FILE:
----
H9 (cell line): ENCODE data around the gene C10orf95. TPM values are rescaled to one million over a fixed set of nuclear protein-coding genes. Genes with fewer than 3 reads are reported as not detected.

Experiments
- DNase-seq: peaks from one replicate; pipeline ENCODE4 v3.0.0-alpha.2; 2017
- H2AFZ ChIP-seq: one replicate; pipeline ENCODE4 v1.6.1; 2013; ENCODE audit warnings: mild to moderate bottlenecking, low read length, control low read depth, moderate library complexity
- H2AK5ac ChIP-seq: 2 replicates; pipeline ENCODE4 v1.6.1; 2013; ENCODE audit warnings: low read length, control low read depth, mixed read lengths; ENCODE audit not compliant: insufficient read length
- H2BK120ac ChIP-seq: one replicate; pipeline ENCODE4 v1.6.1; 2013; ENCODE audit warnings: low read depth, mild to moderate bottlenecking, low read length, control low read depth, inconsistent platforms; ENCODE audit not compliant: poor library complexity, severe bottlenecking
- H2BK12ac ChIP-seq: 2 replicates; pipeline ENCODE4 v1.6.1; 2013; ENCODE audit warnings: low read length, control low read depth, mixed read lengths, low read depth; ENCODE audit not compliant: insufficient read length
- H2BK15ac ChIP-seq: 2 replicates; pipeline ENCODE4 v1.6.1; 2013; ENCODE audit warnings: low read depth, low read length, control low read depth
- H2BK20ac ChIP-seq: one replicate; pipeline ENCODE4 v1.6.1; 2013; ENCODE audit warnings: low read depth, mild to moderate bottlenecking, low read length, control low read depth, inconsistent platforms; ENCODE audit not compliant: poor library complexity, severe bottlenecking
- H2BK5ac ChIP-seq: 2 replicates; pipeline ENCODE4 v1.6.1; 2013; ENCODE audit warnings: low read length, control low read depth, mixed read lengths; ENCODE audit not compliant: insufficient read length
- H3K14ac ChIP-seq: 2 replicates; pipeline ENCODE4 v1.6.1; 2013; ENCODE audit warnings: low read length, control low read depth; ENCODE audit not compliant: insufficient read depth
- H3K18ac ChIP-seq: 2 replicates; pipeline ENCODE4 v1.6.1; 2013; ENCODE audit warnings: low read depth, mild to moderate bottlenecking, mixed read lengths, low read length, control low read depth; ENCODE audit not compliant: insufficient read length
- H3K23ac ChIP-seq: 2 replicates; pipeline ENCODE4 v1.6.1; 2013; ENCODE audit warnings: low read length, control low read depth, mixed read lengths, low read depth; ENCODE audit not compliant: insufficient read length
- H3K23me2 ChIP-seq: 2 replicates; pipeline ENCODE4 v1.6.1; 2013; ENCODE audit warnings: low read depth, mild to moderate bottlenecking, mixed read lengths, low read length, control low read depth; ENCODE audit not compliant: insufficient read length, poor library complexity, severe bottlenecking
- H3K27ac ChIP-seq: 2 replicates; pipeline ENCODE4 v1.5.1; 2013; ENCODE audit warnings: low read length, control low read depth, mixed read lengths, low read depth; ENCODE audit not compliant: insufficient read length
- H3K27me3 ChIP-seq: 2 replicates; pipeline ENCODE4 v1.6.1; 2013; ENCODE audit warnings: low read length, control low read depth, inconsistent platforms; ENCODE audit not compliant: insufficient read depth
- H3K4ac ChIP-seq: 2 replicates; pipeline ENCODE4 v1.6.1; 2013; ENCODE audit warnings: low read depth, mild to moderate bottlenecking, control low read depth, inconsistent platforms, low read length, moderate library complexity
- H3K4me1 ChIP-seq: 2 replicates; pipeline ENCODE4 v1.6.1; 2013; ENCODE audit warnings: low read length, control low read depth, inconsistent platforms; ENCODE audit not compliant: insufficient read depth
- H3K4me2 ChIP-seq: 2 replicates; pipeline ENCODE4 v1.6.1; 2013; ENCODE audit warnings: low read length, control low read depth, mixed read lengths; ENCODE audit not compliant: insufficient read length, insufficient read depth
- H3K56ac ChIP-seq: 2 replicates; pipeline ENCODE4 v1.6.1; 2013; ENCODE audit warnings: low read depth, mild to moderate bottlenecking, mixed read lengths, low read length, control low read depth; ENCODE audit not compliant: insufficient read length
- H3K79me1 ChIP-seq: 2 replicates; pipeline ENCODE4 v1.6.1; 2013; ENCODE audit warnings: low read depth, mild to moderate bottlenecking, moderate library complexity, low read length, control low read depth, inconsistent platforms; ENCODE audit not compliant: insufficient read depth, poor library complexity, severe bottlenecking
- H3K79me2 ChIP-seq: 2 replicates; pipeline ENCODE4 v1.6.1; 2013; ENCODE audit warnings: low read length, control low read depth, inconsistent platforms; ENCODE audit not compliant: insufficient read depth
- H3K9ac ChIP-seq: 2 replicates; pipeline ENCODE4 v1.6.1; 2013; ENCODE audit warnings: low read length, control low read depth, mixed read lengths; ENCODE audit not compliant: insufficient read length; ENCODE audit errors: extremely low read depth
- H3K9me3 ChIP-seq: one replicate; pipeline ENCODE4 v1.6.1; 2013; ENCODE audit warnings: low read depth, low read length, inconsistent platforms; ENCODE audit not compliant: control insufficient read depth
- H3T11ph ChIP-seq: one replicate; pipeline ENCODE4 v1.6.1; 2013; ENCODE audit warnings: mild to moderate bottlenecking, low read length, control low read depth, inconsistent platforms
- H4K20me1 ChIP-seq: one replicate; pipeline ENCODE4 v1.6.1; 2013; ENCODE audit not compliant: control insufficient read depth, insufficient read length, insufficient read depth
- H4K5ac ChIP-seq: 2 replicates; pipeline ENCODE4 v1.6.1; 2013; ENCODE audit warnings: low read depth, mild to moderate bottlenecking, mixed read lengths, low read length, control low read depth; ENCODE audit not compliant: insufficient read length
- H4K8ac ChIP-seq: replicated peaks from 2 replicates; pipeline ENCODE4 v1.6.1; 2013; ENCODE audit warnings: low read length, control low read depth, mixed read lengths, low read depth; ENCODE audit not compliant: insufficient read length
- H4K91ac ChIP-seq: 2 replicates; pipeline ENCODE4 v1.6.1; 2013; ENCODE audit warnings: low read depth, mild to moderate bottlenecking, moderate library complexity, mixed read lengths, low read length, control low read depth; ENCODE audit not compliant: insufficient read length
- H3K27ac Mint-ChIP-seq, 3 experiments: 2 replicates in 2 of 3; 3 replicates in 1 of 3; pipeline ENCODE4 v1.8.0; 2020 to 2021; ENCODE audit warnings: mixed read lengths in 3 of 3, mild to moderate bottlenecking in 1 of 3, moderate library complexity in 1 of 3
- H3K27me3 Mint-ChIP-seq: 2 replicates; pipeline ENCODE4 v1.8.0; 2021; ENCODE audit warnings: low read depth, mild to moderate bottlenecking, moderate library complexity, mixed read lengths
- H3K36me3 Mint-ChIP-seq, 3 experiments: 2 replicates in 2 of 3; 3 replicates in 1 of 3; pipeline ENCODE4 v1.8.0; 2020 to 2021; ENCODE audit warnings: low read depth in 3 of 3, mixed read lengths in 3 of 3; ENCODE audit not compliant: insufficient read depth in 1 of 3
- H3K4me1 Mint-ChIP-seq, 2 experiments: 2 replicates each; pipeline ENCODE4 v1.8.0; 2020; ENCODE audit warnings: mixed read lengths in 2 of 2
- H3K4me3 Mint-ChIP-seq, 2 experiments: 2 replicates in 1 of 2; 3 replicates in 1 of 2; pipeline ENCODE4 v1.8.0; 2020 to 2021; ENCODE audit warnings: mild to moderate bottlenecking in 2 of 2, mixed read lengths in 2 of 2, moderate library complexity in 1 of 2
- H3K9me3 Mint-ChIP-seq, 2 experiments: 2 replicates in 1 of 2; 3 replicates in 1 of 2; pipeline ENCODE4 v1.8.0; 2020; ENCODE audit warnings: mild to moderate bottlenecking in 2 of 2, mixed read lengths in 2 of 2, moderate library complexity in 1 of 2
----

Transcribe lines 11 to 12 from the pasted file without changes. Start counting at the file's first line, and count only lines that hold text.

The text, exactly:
- H3K14ac ChIP-seq: 2 replicates; pipeline ENCODE4 v1.6.1; 2013; ENCODE audit warnings: low read length, control low read depth; ENCODE audit not compliant: insufficient read depth
- H3K18ac ChIP-seq: 2 replicates; pipeline ENCODE4 v1.6.1; 2013; ENCODE audit warnings: low read depth, mild to moderate bottlenecking, mixed read lengths, low read length, control low read depth; ENCODE audit not compliant: insufficient read length